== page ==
| Detroit Free Presss turned in more than 425,000 petition signatures to the Secretary of State Monday in an effort to recast how political district lines are drawn in the state. Volunteers for the group have been ubiquitous across the state, collecting the necessary 315,654 petition signatures from registered Michigan voters that are needed to get the constitutional amendment on the ballot. With a cushion of more than 100,000 signatures, the group is confident that a review of the petitions will survive and the issue will get on the November 2018 ballot. “The people of Michigan have come together to make it clear they want voters to choose their politicians, not the other way around,” said Katie Fahey, president of the group. “Michigan voters in November will have the opportunity to fix that system to bring transparency and accountability back into our democracy.”
A group opposed to political gerrymandering submitted more than 425,000 signatures Monday for a ballot drive that would empower an independent commission to draw Michigan’s congressional and legislative districts, which backers said would make the once-a-decade process less partisan. The Legislature now creates the maps, which are subject to a gubernatorial veto and a possible legal challenge. Katie Fahey, president and treasurer of the Voters Not Politicians ballot committee, said the current system “could not get more partisan. We have people locking themselves behind closed doors to draw these lines for their own favor instead of listening to the people of Michigan and trying to create actual fair elections that hold them accountable to us as citizens.” If at least 315,654 signatures are deemed valid, the constitutional amendment would be added to the November 2018 statewide ballot barring a lawsuit. It faces opposition from Republicans, who oversaw redistricting in 2011 and 2001 and who control the Legislature and governorship.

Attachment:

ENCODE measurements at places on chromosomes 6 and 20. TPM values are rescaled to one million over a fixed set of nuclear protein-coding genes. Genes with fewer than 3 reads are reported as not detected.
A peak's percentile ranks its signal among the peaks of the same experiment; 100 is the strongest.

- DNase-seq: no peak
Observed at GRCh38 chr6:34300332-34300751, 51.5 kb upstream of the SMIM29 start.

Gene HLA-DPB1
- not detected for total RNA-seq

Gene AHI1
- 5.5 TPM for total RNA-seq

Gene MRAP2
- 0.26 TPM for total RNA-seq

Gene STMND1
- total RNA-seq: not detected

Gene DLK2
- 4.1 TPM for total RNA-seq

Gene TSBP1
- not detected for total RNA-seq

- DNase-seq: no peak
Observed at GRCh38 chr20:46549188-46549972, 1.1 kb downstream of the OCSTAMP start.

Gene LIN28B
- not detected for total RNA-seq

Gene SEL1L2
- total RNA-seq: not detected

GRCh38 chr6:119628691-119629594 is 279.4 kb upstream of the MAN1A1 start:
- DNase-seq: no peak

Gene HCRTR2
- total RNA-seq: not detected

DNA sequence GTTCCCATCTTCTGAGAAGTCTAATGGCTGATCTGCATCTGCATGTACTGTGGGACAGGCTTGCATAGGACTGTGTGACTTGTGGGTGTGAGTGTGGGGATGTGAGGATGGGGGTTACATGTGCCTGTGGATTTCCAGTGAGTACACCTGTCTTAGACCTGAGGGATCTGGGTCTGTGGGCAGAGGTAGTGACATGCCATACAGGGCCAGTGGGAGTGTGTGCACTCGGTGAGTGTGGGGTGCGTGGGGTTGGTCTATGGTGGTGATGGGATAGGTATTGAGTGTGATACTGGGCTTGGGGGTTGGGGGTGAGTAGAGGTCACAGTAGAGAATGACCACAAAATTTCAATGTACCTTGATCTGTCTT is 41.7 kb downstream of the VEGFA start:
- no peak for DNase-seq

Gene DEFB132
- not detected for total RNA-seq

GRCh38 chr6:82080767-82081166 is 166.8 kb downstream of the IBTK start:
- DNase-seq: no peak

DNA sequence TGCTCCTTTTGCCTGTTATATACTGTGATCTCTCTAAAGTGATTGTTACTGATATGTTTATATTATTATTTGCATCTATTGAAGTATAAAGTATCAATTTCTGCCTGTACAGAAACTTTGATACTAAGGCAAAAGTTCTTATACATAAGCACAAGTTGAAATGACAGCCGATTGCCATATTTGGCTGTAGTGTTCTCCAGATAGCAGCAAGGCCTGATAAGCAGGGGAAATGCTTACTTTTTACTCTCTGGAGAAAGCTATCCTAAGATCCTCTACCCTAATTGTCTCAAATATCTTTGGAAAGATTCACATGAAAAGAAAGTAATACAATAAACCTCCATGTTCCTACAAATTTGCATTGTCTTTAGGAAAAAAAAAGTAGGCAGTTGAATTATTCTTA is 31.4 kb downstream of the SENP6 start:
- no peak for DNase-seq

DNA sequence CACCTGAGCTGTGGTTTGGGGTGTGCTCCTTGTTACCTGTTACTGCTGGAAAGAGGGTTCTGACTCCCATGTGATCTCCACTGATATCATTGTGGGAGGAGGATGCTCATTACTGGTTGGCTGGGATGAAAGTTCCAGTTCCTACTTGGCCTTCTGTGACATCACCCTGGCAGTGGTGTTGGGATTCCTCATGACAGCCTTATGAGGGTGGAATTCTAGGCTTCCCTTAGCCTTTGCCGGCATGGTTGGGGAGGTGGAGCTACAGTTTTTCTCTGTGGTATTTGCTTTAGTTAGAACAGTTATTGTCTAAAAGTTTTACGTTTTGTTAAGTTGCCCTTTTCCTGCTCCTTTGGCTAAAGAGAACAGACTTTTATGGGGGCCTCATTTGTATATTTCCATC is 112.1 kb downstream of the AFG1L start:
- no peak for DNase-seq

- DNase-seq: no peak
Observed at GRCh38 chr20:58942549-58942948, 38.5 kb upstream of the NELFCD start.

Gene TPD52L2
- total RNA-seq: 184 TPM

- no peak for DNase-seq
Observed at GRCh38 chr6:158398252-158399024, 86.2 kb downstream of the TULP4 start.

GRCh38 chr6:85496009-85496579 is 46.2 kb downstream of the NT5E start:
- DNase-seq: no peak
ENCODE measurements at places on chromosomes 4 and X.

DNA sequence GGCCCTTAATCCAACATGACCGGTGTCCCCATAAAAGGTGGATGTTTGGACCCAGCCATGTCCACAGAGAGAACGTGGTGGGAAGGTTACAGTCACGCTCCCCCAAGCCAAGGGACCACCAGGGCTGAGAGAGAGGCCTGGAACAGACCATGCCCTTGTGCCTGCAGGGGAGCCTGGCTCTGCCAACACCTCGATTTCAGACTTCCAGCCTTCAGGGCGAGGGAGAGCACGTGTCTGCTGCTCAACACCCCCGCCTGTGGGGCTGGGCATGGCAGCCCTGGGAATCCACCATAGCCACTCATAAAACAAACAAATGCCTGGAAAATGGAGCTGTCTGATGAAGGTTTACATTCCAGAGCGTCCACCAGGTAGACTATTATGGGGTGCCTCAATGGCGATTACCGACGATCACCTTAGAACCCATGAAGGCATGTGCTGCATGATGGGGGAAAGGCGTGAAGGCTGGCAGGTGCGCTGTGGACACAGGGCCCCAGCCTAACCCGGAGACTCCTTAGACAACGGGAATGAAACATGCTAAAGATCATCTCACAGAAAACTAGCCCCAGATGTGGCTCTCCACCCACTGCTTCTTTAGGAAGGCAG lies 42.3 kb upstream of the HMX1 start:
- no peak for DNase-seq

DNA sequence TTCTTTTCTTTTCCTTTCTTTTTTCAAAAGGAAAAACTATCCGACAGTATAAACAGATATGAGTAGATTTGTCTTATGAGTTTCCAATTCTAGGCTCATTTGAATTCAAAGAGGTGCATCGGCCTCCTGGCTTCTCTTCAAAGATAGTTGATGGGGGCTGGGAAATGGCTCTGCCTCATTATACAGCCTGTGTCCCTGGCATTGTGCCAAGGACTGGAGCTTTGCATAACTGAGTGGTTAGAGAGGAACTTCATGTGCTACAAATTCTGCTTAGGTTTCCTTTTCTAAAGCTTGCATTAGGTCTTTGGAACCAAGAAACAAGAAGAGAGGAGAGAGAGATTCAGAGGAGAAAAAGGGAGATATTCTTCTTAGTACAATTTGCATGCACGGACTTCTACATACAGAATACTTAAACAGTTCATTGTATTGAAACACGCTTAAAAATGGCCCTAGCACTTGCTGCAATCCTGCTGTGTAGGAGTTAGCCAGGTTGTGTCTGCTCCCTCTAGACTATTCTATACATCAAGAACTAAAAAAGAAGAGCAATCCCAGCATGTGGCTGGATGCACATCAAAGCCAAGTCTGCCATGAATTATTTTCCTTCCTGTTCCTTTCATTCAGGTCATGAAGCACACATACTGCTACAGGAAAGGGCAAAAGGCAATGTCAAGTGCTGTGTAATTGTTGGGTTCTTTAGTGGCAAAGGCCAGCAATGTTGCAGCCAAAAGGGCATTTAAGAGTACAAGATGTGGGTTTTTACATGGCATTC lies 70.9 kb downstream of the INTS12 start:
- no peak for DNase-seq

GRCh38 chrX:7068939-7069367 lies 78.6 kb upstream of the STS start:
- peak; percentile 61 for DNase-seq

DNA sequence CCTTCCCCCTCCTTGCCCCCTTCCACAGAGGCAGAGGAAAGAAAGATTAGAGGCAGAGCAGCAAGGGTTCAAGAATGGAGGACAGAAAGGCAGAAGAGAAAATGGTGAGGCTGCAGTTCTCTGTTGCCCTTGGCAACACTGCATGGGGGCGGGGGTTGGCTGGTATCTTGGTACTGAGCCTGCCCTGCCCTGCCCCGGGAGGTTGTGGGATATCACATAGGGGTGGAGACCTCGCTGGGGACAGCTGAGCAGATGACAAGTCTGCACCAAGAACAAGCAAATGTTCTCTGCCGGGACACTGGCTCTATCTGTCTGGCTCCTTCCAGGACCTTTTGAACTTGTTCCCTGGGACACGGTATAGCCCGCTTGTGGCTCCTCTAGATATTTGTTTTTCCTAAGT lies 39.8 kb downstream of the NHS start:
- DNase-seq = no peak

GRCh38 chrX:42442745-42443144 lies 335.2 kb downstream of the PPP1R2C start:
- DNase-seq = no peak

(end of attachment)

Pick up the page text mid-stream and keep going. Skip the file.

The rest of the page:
City Clerk Janice Winfrey has prevailed in a general election recount that uncovered poll worker errors that prevented about 20 percent of reviewed precincts from being recounted. The Wayne County Board of Canvassers on Friday certified the results at Cobo Center, declaring Winfrey as the official winner of the race. But with the conclusion came more questions about election operations in Detroit amid the review of votes that turned up missing ballots and mismatched tabulations. Winfrey’s challenger Garlin Gilchrist II sought the recount after losing to Winfrey by 1,482 votes on Nov. 7, saying his request was prompted by stories of “chaos and confusion” from absentee voters during election season.